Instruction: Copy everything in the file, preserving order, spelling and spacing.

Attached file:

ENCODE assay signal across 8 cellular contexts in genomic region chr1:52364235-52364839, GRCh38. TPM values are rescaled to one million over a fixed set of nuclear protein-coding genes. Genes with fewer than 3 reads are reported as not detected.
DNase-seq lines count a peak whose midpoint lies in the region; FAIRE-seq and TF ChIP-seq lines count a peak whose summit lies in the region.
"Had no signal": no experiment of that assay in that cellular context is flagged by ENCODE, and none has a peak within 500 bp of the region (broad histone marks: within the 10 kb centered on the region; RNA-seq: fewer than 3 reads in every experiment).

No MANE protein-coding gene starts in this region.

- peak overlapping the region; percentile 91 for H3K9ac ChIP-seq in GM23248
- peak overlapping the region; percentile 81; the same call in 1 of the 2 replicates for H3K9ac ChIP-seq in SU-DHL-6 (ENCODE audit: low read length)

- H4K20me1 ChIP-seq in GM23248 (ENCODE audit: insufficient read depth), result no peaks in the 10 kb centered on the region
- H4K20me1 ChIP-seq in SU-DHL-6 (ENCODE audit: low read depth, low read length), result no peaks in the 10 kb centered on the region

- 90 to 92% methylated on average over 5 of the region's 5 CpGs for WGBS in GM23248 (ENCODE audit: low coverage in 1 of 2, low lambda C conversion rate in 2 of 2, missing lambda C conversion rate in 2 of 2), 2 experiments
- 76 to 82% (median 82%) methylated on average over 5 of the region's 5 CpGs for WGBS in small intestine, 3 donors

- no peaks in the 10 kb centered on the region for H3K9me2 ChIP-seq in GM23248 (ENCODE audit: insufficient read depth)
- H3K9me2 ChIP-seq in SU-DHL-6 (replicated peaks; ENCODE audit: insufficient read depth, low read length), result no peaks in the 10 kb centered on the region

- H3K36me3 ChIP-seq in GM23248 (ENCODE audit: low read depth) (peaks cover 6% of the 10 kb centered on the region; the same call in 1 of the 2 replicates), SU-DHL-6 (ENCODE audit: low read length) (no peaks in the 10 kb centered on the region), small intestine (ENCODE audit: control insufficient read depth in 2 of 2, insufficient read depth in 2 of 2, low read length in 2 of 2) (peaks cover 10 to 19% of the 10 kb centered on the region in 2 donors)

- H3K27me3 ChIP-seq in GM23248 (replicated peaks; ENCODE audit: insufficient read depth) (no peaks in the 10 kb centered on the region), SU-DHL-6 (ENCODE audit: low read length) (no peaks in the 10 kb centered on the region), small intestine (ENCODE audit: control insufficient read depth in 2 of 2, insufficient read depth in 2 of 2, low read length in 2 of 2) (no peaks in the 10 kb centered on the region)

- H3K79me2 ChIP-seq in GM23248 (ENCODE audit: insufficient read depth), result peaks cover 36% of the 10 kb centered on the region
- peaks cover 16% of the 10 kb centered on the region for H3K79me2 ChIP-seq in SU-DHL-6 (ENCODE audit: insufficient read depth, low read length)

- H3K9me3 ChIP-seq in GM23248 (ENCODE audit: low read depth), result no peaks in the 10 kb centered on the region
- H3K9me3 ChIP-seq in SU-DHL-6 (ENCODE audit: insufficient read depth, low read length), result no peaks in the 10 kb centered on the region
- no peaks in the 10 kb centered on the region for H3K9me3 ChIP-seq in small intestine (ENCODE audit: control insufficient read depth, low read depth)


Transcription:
ENCODE assay signal across 8 cellular contexts in genomic region chr1:52364235-52364839, GRCh38. TPM values are rescaled to one million over a fixed set of nuclear protein-coding genes. Genes with fewer than 3 reads are reported as not detected.
DNase-seq lines count a peak whose midpoint lies in the region; FAIRE-seq and TF ChIP-seq lines count a peak whose summit lies in the region.
"Had no signal": no experiment of that assay in that cellular context is flagged by ENCODE, and none has a peak within 500 bp of the region (broad histone marks: within the 10 kb centered on the region; RNA-seq: fewer than 3 reads in every experiment).

No MANE protein-coding gene starts in this region.

- peak overlapping the region; percentile 91 for H3K9ac ChIP-seq in GM23248
- peak overlapping the region; percentile 81; the same call in 1 of the 2 replicates for H3K9ac ChIP-seq in SU-DHL-6 (ENCODE audit: low read length)

- H4K20me1 ChIP-seq in GM23248 (ENCODE audit: insufficient read depth), result no peaks in the 10 kb centered on the region
- H4K20me1 ChIP-seq in SU-DHL-6 (ENCODE audit: low read depth, low read length), result no peaks in the 10 kb centered on the region

- 90 to 92% methylated on average over 5 of the region's 5 CpGs for WGBS in GM23248 (ENCODE audit: low coverage in 1 of 2, low lambda C conversion rate in 2 of 2, missing lambda C conversion rate in 2 of 2), 2 experiments
- 76 to 82% (median 82%) methylated on average over 5 of the region's 5 CpGs for WGBS in small intestine, 3 donors

- no peaks in the 10 kb centered on the region for H3K9me2 ChIP-seq in GM23248 (ENCODE audit: insufficient read depth)
- H3K9me2 ChIP-seq in SU-DHL-6 (replicated peaks; ENCODE audit: insufficient read depth, low read length), result no peaks in the 10 kb centered on the region

- H3K36me3 ChIP-seq in GM23248 (ENCODE audit: low read depth) (peaks cover 6% of the 10 kb centered on the region; the same call in 1 of the 2 replicates), SU-DHL-6 (ENCODE audit: low read length) (no peaks in the 10 kb centered on the region), small intestine (ENCODE audit: control insufficient read depth in 2 of 2, insufficient read depth in 2 of 2, low read length in 2 of 2) (peaks cover 10 to 19% of the 10 kb centered on the region in 2 donors)

- H3K27me3 ChIP-seq in GM23248 (replicated peaks; ENCODE audit: insufficient read depth) (no peaks in the 10 kb centered on the region), SU-DHL-6 (ENCODE audit: low read length) (no peaks in the 10 kb centered on the region), small intestine (ENCODE audit: control insufficient read depth in 2 of 2, insufficient read depth in 2 of 2, low read length in 2 of 2) (no peaks in the 10 kb centered on the region)

- H3K79me2 ChIP-seq in GM23248 (ENCODE audit: insufficient read depth), result peaks cover 36% of the 10 kb centered on the region
- peaks cover 16% of the 10 kb centered on the region for H3K79me2 ChIP-seq in SU-DHL-6 (ENCODE audit: insufficient read depth, low read length)

- H3K9me3 ChIP-seq in GM23248 (ENCODE audit: low read depth), result no peaks in the 10 kb centered on the region
- H3K9me3 ChIP-seq in SU-DHL-6 (ENCODE audit: insufficient read depth, low read length), result no peaks in the 10 kb centered on the region
- no peaks in the 10 kb centered on the region for H3K9me3 ChIP-seq in small intestine (ENCODE audit: control insufficient read depth, low read depth)